KLH Ultimate One Headphones

hfnoutstandingBeryllium drivers, sustainable hardwood, real leathers, price – these debut open-back 'phones tick all the boxes. But do they offer the ultimate in sound quality?

Mention beryllium and digit counters begin to whorl in the imagination. Unquestionably the very best metal from which to construct a headphone or loudspeaker diaphragm – because the speed of sound through it is over twice that of aluminium, magnesium or titanium – its use has historically been constrained for two reasons. First, beryllium is dangerous stuff to use in a manufacturing environment; and second, it's expensive. For proof of the latter look around you at, say, TAD's loudspeakers or Focal's Utopia [HFN Feb '17] and Stellia [HFN May '19] headphones. The Focals, both equipped with drivers having beryllium diaphragms, cost about £3500 and £2800 respectively.

So the arrival of the KLH Ultimate One is an eyebrow raiser for two reasons. One, it marks the unexpected renaissance of a famous audiophile name, albeit one best known for electrostatic speakers. And two, it uses 50mm 'pure beryllium' drivers while asking just £300 of you – not as a first payment on the never-never, but as the full cost of ownership.

Silver Service
Beryllium isn't the only costly feature that the Ultimate One boasts, either – its cable uses silver Litz conductors, with individually insulated silver strands. How does KLH do it at the price? Part of the answer must lie with the Ultimate One being made in China, although that is hardly unusual.

Construction of the Ultimate One is otherwise pretty conventional, with circular capsules having deep circular earpads with lambskin on the inner surfaces for comfort and cowhide externally for durability. The real wood earcups are available in either ebony, which KLH says is sustainable, or zebra wood. The latter costs extra and is available as a special order.


Comfort is pretty good. The headset weights 349g (measured, 340g specified) which isn't featherweight but less than that of many audiophile headphones, planar magnetics in particular. The clamping force is low at 4.1N for a 150mm head width and the headband is sufficiently well padded not to chafe on the pate. What lets the side down a little – although the same can be said of countless other headphones – is the circular earpads that, although thick and squishy, are sufficiently small not just to press against the earlobes: the tips of mine poked outside them. Having experienced a number of headphones recently that have ovoid earpads to accommodate the outer ear more naturally, I find this pinna assault increasingly annoying.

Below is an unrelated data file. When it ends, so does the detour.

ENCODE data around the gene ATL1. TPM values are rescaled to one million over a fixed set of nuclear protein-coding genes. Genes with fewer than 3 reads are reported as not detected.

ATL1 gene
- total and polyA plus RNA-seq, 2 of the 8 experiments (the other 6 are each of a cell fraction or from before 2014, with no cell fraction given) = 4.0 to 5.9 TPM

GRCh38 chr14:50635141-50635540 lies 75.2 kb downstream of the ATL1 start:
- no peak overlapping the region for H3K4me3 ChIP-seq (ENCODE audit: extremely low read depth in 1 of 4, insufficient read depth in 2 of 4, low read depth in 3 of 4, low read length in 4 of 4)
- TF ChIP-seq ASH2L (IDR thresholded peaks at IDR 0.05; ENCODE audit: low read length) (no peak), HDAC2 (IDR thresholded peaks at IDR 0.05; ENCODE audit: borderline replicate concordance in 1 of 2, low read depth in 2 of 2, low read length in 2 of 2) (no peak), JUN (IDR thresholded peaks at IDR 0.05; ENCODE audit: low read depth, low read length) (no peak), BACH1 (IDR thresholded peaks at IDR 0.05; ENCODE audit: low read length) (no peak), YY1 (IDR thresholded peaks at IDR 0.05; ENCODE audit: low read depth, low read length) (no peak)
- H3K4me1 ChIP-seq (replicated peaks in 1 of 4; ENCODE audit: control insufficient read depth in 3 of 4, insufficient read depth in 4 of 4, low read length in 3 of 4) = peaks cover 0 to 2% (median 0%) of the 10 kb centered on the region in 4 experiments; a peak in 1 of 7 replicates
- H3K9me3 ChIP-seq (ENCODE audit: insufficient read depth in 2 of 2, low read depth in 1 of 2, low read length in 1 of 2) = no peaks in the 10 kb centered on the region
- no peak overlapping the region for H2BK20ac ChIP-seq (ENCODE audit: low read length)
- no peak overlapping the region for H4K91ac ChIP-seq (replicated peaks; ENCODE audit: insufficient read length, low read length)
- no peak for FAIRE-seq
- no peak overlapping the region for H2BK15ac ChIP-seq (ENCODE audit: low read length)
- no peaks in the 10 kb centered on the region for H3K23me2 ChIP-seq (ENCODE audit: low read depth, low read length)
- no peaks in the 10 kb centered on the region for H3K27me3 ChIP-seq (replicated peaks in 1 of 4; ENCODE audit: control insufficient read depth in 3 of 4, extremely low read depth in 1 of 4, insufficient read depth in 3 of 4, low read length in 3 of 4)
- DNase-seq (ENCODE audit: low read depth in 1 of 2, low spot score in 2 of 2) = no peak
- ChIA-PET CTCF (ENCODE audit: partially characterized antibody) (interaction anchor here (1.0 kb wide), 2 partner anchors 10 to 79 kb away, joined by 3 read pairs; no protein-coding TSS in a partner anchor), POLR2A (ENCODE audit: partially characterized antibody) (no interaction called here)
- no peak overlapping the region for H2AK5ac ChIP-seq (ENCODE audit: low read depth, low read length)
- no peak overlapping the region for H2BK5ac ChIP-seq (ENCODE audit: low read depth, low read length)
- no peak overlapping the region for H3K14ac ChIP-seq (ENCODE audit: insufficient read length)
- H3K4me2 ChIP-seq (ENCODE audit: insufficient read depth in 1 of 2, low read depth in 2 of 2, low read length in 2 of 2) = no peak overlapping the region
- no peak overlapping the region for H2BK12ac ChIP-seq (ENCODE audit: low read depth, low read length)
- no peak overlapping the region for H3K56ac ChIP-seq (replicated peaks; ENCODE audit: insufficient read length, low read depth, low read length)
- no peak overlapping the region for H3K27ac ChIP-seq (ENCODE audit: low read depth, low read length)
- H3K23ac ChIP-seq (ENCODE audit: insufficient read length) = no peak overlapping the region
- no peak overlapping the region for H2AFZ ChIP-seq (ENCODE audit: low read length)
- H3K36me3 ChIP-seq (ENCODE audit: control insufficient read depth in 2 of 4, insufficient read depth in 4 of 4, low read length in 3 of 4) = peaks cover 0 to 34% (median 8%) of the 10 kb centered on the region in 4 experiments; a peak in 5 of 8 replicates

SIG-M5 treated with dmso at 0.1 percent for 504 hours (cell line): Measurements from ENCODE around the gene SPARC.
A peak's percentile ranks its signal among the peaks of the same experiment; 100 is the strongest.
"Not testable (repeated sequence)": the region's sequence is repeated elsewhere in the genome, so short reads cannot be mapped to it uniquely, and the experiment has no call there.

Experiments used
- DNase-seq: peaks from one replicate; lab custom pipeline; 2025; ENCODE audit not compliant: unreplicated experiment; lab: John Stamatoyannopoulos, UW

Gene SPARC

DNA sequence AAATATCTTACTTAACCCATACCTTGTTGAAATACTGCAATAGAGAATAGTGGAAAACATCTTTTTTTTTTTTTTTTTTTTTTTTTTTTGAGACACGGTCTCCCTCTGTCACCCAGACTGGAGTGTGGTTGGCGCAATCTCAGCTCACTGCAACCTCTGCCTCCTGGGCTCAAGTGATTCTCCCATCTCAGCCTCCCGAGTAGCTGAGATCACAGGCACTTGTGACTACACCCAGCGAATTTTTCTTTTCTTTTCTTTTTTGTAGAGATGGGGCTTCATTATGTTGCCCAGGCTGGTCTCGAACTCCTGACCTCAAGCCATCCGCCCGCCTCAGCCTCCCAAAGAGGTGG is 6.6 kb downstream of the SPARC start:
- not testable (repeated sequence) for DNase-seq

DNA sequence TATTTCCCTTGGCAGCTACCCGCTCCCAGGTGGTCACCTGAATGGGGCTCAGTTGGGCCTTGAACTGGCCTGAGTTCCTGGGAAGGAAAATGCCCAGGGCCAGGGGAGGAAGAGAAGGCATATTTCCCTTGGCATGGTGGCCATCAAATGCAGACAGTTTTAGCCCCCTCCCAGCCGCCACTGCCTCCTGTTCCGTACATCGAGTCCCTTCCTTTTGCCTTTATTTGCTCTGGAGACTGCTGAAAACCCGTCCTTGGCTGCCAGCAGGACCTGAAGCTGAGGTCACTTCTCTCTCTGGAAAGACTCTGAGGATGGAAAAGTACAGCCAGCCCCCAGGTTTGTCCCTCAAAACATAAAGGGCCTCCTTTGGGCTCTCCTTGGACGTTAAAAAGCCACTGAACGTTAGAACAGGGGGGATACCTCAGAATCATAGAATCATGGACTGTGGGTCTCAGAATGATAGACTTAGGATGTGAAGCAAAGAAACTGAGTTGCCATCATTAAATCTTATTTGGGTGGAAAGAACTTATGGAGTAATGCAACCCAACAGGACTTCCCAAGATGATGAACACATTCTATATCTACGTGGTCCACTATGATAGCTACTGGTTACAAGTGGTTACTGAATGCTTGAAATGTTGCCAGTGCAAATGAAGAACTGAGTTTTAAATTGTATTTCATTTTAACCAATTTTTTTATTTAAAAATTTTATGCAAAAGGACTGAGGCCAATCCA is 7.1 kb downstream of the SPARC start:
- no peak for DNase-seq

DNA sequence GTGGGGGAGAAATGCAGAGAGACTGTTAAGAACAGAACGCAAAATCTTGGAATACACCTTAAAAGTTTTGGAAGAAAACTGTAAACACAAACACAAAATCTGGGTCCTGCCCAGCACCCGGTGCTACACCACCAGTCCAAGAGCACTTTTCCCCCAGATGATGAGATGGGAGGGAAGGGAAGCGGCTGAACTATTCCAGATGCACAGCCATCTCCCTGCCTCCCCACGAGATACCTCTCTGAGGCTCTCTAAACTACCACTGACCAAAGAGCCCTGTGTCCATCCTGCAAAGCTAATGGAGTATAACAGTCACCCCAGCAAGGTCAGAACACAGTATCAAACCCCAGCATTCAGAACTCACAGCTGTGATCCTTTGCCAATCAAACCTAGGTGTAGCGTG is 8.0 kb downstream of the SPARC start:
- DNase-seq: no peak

On the face of it the Ultimate One might appear quite well adapted to use on the move. As well as being fairly light, it has capsules that rotate sufficiently for it to lie flat within the supplied zip-up hardshell case. A cloth drawstring carry bag is also provided should the case be too bulky. But this is another headphone that appears rather schizoid in this regard because its 2m cable, terminated in TRS mini-jack plugs at both ends, is manifestly too long for use on the hoof, just as it's shorter than ideal for use with a conventional hi-fi system (for which a screw-on sleeve adapter is provided to convert the input connector to a ¼in jack). Also, there's no mic or in-line remote control to enhance convenience when the headphones are used with a smartphone.

Well Damped
Expecting all this and beryllium diaphragms for £300 may be a case of asking too much, of course, but I suspect many Ultimate One owners will swap out the supplied cable in frustration for something of more convenient length – either shorter or longer – but not with the standard cable's silver Litz conductors, which seems a shame.

One positive about the cable is that – despite a braided sheath – it does not generate high levels of capsule noise when it rubs against clothing or furniture. This may well have something to do with the Ultimate One's structure being well damped at high frequencies but there is evidence – subjective and objective – of headband resonance at lower frequencies. This is at sufficiently low level that there's no obvious coloration of pink noise played over one capsule only, but some carry-over of sound towards the inactive capsule can still be heard. Measurement confirms that the headband does resonate at low frequencies, most obviously when it is lifted off the artificial head. The dip in response at 60Hz appears to be associated with one of these resonances, as does the response glitch just above 1kHz.

KLH Audio Speakers
Noblesville, Indiana, USA
Supplied by: Muto Communications, LLC
+1 833-554-8326